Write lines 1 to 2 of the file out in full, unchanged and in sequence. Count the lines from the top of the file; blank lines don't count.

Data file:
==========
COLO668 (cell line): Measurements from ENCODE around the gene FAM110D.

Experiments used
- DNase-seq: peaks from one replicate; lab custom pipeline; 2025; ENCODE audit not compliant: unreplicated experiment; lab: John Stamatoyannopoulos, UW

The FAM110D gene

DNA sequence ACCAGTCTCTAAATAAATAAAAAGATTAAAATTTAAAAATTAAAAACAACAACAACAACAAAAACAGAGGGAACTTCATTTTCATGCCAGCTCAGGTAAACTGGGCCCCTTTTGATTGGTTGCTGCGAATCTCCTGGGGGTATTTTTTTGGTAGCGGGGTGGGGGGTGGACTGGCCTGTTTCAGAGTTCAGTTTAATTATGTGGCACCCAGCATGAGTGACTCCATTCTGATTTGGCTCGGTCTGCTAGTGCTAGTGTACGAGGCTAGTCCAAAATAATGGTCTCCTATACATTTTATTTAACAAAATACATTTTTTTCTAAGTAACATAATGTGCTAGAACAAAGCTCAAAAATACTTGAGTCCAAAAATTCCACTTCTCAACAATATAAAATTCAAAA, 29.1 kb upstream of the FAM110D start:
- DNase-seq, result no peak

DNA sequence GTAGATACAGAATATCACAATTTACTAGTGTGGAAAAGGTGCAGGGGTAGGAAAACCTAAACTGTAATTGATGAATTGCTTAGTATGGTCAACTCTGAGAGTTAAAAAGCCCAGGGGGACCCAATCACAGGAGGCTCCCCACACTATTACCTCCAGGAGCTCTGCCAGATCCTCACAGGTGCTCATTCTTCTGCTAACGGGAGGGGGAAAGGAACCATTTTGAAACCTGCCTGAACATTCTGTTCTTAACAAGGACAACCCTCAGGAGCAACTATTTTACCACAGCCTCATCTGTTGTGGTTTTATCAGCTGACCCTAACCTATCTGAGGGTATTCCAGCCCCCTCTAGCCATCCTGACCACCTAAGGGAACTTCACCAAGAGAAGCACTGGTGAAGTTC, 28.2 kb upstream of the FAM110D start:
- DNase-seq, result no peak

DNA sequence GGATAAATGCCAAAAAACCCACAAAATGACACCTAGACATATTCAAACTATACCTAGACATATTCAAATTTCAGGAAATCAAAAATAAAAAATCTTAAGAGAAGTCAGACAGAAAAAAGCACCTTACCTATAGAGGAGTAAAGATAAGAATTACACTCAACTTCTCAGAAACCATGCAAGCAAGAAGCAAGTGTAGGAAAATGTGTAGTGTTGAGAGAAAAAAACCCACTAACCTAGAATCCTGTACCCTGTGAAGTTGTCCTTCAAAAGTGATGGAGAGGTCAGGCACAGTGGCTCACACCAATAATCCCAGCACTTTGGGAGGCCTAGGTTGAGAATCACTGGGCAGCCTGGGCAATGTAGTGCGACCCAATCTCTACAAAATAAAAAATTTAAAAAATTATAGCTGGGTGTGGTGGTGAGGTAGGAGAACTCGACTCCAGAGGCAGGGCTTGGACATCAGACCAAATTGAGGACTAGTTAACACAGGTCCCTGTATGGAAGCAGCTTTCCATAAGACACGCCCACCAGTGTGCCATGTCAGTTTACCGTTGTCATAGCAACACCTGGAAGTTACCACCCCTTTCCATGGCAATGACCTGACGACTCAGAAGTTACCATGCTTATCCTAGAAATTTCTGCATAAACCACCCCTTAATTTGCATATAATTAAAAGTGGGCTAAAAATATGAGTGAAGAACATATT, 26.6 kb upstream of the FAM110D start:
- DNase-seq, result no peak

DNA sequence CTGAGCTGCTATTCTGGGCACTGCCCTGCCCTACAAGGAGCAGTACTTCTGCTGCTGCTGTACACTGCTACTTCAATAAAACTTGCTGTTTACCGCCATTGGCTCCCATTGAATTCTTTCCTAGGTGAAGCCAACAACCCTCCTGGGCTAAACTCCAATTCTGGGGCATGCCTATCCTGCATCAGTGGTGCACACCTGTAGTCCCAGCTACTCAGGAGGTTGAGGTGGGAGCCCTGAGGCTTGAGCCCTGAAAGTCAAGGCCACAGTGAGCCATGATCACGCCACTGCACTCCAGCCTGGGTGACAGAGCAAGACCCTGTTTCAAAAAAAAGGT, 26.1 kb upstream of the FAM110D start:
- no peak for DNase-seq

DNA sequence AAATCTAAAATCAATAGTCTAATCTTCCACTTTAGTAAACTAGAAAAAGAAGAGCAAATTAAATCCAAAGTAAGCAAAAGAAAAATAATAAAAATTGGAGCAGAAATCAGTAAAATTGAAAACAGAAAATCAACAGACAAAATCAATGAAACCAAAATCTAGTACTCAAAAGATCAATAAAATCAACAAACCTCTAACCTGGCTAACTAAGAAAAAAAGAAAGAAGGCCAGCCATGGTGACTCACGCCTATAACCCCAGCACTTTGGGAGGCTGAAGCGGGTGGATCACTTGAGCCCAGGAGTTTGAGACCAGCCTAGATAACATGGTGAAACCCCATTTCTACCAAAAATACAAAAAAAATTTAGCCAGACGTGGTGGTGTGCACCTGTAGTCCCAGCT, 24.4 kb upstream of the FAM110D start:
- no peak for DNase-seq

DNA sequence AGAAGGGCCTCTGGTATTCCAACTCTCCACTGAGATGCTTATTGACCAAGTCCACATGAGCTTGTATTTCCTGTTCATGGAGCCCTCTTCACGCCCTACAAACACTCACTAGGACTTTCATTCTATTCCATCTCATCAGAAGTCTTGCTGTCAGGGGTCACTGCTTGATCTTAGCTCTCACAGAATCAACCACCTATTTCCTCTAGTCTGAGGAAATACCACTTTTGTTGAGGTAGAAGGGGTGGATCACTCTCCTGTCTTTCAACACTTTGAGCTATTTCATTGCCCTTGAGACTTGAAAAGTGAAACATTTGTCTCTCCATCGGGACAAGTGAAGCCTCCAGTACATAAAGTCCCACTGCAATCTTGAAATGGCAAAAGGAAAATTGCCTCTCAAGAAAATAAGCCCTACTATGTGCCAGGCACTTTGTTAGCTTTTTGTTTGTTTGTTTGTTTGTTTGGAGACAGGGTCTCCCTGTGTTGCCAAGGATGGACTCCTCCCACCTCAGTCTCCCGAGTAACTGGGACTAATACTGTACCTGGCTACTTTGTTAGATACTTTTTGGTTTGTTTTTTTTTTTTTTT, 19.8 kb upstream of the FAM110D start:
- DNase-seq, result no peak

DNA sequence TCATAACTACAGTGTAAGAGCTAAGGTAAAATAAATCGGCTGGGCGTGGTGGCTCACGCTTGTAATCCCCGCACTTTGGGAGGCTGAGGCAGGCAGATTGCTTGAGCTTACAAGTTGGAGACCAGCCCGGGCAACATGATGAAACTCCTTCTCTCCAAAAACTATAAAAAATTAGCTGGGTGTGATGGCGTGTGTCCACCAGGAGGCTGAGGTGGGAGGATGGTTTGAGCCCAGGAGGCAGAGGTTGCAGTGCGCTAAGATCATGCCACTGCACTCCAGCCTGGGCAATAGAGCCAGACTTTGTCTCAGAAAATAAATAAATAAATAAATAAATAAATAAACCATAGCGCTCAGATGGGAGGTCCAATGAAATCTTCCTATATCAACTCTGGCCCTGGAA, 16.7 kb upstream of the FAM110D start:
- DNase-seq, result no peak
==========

COLO668 (cell line): Measurements from ENCODE around the gene FAM110D.

Experiments used